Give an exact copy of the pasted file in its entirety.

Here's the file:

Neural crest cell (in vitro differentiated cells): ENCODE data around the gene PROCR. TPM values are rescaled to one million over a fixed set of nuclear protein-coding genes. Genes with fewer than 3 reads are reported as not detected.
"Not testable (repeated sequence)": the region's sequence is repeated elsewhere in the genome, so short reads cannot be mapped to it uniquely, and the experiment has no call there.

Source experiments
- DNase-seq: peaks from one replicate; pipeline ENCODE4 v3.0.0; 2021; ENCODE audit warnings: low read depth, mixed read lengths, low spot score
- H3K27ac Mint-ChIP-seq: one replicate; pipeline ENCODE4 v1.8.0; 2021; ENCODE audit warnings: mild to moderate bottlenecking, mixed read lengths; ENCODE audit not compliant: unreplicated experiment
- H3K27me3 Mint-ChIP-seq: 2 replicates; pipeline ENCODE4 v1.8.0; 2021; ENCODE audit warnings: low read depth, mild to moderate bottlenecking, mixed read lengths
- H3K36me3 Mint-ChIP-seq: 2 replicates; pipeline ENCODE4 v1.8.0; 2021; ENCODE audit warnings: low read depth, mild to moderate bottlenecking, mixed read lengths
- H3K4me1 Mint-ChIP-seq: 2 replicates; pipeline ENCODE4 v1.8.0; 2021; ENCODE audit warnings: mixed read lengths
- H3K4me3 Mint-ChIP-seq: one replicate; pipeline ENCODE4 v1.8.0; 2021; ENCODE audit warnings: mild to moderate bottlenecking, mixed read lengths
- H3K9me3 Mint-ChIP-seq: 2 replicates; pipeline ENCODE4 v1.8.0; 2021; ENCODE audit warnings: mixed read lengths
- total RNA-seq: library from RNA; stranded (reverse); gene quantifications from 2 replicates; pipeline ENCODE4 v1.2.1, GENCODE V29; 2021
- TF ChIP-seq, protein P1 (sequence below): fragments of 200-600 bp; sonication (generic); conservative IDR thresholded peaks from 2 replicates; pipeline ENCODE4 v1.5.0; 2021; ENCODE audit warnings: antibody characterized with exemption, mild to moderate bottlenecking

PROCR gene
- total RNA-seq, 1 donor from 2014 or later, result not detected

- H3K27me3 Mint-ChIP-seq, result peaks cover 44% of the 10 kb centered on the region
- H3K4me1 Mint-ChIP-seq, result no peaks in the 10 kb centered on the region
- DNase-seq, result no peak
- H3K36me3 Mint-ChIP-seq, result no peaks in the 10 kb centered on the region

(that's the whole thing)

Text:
Neural crest cell (in vitro differentiated cells): ENCODE data around the gene PROCR. TPM values are rescaled to one million over a fixed set of nuclear protein-coding genes. Genes with fewer than 3 reads are reported as not detected.
"Not testable (repeated sequence)": the region's sequence is repeated elsewhere in the genome, so short reads cannot be mapped to it uniquely, and the experiment has no call there.

Source experiments
- DNase-seq: peaks from one replicate; pipeline ENCODE4 v3.0.0; 2021; ENCODE audit warnings: low read depth, mixed read lengths, low spot score
- H3K27ac Mint-ChIP-seq: one replicate; pipeline ENCODE4 v1.8.0; 2021; ENCODE audit warnings: mild to moderate bottlenecking, mixed read lengths; ENCODE audit not compliant: unreplicated experiment
- H3K27me3 Mint-ChIP-seq: 2 replicates; pipeline ENCODE4 v1.8.0; 2021; ENCODE audit warnings: low read depth, mild to moderate bottlenecking, mixed read lengths
- H3K36me3 Mint-ChIP-seq: 2 replicates; pipeline ENCODE4 v1.8.0; 2021; ENCODE audit warnings: low read depth, mild to moderate bottlenecking, mixed read lengths
- H3K4me1 Mint-ChIP-seq: 2 replicates; pipeline ENCODE4 v1.8.0; 2021; ENCODE audit warnings: mixed read lengths
- H3K4me3 Mint-ChIP-seq: one replicate; pipeline ENCODE4 v1.8.0; 2021; ENCODE audit warnings: mild to moderate bottlenecking, mixed read lengths
- H3K9me3 Mint-ChIP-seq: 2 replicates; pipeline ENCODE4 v1.8.0; 2021; ENCODE audit warnings: mixed read lengths
- total RNA-seq: library from RNA; stranded (reverse); gene quantifications from 2 replicates; pipeline ENCODE4 v1.2.1, GENCODE V29; 2021
- TF ChIP-seq, protein P1 (sequence below): fragments of 200-600 bp; sonication (generic); conservative IDR thresholded peaks from 2 replicates; pipeline ENCODE4 v1.5.0; 2021; ENCODE audit warnings: antibody characterized with exemption, mild to moderate bottlenecking

PROCR gene
- total RNA-seq, 1 donor from 2014 or later, result not detected

- H3K27me3 Mint-ChIP-seq, result peaks cover 44% of the 10 kb centered on the region
- H3K4me1 Mint-ChIP-seq, result no peaks in the 10 kb centered on the region
- DNase-seq, result no peak
- H3K36me3 Mint-ChIP-seq, result no peaks in the 10 kb centered on the region